An October Ride Back in Time

Southern England experienced its first autumn frost on the 16th of the month, and Charlwood was the chilliest place in England at 29f , equal to minus 1.4c. Later the next day Storm Babet was forecast to arrive, followed by extreme rainfall for the rest of the week.
No doubt to make the most of the few hours of sunshine between these two weather events, there were two well attended bike rides from Shurgard – both heading out to Horne Golf Club. Martin Bates lead the first group away at 9.45 – on a longer and faster circuit – followed by my more relaxed group of 12 away at 10.00.

We headed off, taking a brief drink stop at the top end of Marden Park where Asif took a group photo.

Then it was off and down to Godstone Green, back lanes on to Bletchingley, and a left into Rabies Heath Rd. After about half a mile, on the right into a very minor lane signposted as a No-Through Road which leads down to South Park Manor House and some useful bridleways. I was heading for the Manor House and it’s outbuildings.

The small building with the clock tower, above, is the historic little manorial Chapel of St Mark, with it’s statue of the saint adorning the corner on high.

The building dates back to circa 1650, starting life as the stables for a hunting lodge. In later life it was converted into a lovely little chapel for the owners, staff of the manor house, and estate workers. Inside it now still appears to serve that function.

Note above that I am pointing at something. This was a row of heraldic shields which line the rear wall, just above our heads, at the top of the wood panelling – see below. These shields are a roll call of owners of the Manor from Tudor times.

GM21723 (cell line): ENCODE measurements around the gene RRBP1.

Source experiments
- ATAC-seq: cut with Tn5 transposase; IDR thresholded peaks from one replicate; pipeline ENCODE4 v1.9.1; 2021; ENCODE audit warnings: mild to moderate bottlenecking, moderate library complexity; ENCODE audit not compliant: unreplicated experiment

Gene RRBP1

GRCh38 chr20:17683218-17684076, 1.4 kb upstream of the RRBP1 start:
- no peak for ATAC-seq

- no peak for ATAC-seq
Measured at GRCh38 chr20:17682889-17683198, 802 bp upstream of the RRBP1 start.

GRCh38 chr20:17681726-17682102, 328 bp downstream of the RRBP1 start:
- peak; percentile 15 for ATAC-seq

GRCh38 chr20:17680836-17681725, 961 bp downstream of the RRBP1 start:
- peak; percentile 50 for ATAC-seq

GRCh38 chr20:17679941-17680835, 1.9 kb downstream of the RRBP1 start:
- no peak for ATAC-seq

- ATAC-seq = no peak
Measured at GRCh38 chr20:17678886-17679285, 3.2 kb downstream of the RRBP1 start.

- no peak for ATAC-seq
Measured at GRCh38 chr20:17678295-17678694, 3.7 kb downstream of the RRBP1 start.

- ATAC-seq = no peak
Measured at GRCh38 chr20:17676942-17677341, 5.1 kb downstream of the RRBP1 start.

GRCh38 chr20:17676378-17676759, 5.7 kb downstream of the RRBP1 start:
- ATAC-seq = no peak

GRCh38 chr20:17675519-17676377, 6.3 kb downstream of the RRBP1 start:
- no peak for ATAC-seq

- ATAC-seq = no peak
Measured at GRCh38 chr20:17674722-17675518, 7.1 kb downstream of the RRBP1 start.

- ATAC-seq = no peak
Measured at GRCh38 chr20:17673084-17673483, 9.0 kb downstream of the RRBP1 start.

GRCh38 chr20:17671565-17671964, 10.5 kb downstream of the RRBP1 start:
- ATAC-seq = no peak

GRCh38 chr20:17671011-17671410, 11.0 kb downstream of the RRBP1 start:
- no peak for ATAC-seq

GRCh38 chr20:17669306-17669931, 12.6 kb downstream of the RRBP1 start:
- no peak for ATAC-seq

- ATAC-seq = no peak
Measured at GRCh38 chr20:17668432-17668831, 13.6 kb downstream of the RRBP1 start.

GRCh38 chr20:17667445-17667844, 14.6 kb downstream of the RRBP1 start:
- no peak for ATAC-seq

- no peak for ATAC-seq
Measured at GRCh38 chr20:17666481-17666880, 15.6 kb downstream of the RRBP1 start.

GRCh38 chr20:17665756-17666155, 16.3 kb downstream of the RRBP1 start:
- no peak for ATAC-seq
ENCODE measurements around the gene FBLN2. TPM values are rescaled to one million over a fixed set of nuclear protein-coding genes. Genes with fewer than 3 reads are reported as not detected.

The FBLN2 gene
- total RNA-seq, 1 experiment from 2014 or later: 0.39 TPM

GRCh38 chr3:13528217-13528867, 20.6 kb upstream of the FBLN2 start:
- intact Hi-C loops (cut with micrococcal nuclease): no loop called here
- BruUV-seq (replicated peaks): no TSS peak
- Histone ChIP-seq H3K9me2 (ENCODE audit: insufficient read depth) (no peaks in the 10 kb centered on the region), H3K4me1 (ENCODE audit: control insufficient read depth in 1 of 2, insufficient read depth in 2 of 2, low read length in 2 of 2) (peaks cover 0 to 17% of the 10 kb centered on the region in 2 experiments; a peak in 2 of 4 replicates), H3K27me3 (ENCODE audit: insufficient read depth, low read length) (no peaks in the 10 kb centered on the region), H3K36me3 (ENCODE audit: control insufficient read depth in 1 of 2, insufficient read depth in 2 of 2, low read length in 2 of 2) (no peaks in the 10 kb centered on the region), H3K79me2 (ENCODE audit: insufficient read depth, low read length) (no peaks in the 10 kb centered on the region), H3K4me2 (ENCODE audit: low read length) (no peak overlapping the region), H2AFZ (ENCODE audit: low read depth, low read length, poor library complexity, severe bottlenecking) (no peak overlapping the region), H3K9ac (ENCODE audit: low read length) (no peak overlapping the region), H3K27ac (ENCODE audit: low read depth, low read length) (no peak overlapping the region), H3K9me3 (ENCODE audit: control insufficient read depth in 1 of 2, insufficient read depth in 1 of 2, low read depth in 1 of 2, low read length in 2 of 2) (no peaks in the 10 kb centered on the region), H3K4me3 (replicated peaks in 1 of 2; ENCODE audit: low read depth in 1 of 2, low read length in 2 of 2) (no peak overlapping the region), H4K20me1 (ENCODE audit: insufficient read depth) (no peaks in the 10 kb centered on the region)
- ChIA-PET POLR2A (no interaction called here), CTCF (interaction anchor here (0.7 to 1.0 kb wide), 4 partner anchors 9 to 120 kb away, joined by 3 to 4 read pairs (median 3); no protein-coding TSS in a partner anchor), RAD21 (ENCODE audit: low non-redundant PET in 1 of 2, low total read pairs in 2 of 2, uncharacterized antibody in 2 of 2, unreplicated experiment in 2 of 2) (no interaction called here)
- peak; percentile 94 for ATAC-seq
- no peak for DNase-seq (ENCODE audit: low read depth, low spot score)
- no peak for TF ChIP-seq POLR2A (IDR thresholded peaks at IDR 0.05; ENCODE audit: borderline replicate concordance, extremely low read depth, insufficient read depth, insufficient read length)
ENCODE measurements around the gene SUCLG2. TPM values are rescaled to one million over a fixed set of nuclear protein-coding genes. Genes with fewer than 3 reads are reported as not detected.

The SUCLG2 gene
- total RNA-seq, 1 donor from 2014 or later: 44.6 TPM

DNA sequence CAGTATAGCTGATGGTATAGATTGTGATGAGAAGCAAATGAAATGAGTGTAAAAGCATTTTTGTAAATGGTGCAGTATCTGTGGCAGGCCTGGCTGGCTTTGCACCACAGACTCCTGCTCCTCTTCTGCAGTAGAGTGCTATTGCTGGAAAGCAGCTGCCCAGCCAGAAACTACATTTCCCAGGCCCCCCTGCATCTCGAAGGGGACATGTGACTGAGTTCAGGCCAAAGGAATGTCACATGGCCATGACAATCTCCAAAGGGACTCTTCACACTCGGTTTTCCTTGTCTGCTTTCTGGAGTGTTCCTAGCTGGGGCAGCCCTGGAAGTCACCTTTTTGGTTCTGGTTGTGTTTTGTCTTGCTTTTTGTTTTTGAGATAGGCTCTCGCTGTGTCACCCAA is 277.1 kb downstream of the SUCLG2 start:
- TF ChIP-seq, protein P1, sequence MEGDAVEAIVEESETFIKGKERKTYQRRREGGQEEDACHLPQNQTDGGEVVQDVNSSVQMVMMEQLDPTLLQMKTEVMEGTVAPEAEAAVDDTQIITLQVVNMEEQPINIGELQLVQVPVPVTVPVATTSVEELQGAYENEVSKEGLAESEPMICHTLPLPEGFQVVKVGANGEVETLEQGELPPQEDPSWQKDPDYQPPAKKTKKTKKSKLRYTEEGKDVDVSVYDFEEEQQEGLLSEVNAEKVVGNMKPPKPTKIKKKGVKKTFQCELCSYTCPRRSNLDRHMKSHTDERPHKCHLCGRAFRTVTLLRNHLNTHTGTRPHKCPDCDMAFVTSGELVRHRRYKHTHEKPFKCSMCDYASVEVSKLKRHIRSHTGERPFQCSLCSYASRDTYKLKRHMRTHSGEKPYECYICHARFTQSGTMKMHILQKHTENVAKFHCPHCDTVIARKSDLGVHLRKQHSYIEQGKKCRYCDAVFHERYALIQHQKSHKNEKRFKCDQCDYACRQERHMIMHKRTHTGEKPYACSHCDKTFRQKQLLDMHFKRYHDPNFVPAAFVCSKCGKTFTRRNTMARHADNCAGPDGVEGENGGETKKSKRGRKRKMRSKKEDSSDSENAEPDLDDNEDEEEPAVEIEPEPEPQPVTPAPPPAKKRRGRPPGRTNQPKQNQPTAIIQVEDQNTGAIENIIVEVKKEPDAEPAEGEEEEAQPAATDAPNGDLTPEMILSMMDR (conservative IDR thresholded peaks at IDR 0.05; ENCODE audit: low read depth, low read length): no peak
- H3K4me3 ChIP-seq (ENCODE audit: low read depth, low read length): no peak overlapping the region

Since the record in the Domesday Book, ownership of the manorial lands have passed in an unbroken line of descent until 1521 when the then Lord of the Manor, Edward Stafford 4th Duke of Buckingham, was executed by King Henry VIII  for plotting treason ‘in his palace of Blechingleagh’. The estate then passed on to Sir Nicholas Carew for 17 years, when he was also executed by King Henry. However the Carew family line continued as in Victorian times still owned the Manor of Beddington – what is now the local Council owed Beddington Park.

Keeping it in the family, in 1541 Henry gave the manor to his then wife, Anne of Cleves. As soon as Henry died in 1547, Anne’s steward, Sir Thomas Cawarden, got hold of the property.

Elizabeth I then granted the Manor to Lord William Howard whose son was Admiral of the Fleet when Francis Drake defeated the Spanish Armada. The old admiral died in 1624 and left it to his granddaughter who had married John Mardaunt, Lord Peterborough, and it was their son Henry who got into debt backing the King Charles I in the Civil War and was foreclosed on by his creditor Robert Clayton.
This would appear to be the same Clayton who became a Lord Mayor of London and then purchased the Manor at Marden Park – Sir Robert Clayton (1629 – 1707)

Being Lord of the Marden Park, the local inn was named the Clayton Arms.  In more recent times the inn has been renamed as The White Hart on Godstone Green. This renaming is quite recent.  The Clayton Arms was a favourite eating, drinking and social spot for the Anerley  Bicycle Club from the 1880s onwards.

And mention of eating and drinking it was time for us to get back on our bikes and take a tarmac bridleway to meet and join Outwood Lane, which for many years was the venue for our Club’s annual Down Hill competition. From the bottom of this hill, it is a challenge to ride the next bit at Time Trial effort up to Outwood Mill.

After getting our breath back it was a nice and easy downhill to our destination at Horne Golf Club where we met up with Martin Bates and his faster group who were already there.

Des.